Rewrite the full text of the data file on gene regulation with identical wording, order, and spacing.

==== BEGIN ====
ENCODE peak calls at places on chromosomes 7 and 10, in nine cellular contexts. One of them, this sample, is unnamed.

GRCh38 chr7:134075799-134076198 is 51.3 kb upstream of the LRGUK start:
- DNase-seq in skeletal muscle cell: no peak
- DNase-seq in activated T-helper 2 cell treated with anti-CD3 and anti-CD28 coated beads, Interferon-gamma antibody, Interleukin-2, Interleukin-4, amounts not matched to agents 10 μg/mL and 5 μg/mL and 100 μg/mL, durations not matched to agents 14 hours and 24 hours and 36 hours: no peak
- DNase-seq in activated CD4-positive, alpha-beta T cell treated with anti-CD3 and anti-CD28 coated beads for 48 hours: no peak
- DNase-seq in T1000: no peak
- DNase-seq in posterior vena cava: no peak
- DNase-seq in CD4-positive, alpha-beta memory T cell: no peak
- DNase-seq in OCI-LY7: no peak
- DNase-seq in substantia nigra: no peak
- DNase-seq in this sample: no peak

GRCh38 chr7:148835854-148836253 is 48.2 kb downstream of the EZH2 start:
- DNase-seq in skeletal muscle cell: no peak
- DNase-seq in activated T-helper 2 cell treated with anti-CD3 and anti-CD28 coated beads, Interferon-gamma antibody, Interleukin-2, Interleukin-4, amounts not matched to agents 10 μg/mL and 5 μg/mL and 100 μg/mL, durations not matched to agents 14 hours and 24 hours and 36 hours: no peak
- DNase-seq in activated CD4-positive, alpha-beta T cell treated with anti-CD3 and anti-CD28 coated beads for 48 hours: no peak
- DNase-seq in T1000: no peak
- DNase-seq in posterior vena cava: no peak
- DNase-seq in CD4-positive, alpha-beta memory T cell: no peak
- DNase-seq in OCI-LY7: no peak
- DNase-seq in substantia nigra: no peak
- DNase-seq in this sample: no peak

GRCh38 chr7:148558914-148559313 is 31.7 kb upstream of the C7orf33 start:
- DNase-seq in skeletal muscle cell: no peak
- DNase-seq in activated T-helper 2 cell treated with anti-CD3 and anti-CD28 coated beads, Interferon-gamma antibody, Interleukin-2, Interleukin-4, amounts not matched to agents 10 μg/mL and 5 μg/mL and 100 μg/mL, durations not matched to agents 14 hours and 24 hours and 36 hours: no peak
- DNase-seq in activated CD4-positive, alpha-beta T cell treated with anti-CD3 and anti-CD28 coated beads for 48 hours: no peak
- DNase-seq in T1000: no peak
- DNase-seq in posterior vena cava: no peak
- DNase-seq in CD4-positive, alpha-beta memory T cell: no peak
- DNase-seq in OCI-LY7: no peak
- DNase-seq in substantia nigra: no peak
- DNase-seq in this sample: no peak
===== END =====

ENCODE peak calls at places on chromosomes 7 and 10, in nine cellular contexts. One of them, this sample, is unnamed.

GRCh38 chr7:134075799-134076198 is 51.3 kb upstream of the LRGUK start:
- DNase-seq in skeletal muscle cell: no peak
- DNase-seq in activated T-helper 2 cell treated with anti-CD3 and anti-CD28 coated beads, Interferon-gamma antibody, Interleukin-2, Interleukin-4, amounts not matched to agents 10 μg/mL and 5 μg/mL and 100 μg/mL, durations not matched to agents 14 hours and 24 hours and 36 hours: no peak
- DNase-seq in activated CD4-positive, alpha-beta T cell treated with anti-CD3 and anti-CD28 coated beads for 48 hours: no peak
- DNase-seq in T1000: no peak
- DNase-seq in posterior vena cava: no peak
- DNase-seq in CD4-positive, alpha-beta memory T cell: no peak
- DNase-seq in OCI-LY7: no peak
- DNase-seq in substantia nigra: no peak
- DNase-seq in this sample: no peak

GRCh38 chr7:148835854-148836253 is 48.2 kb downstream of the EZH2 start:
- DNase-seq in skeletal muscle cell: no peak
- DNase-seq in activated T-helper 2 cell treated with anti-CD3 and anti-CD28 coated beads, Interferon-gamma antibody, Interleukin-2, Interleukin-4, amounts not matched to agents 10 μg/mL and 5 μg/mL and 100 μg/mL, durations not matched to agents 14 hours and 24 hours and 36 hours: no peak
- DNase-seq in activated CD4-positive, alpha-beta T cell treated with anti-CD3 and anti-CD28 coated beads for 48 hours: no peak
- DNase-seq in T1000: no peak
- DNase-seq in posterior vena cava: no peak
- DNase-seq in CD4-positive, alpha-beta memory T cell: no peak
- DNase-seq in OCI-LY7: no peak
- DNase-seq in substantia nigra: no peak
- DNase-seq in this sample: no peak

GRCh38 chr7:148558914-148559313 is 31.7 kb upstream of the C7orf33 start:
- DNase-seq in skeletal muscle cell: no peak
- DNase-seq in activated T-helper 2 cell treated with anti-CD3 and anti-CD28 coated beads, Interferon-gamma antibody, Interleukin-2, Interleukin-4, amounts not matched to agents 10 μg/mL and 5 μg/mL and 100 μg/mL, durations not matched to agents 14 hours and 24 hours and 36 hours: no peak
- DNase-seq in activated CD4-positive, alpha-beta T cell treated with anti-CD3 and anti-CD28 coated beads for 48 hours: no peak
- DNase-seq in T1000: no peak
- DNase-seq in posterior vena cava: no peak
- DNase-seq in CD4-positive, alpha-beta memory T cell: no peak
- DNase-seq in OCI-LY7: no peak
- DNase-seq in substantia nigra: no peak
- DNase-seq in this sample: no peak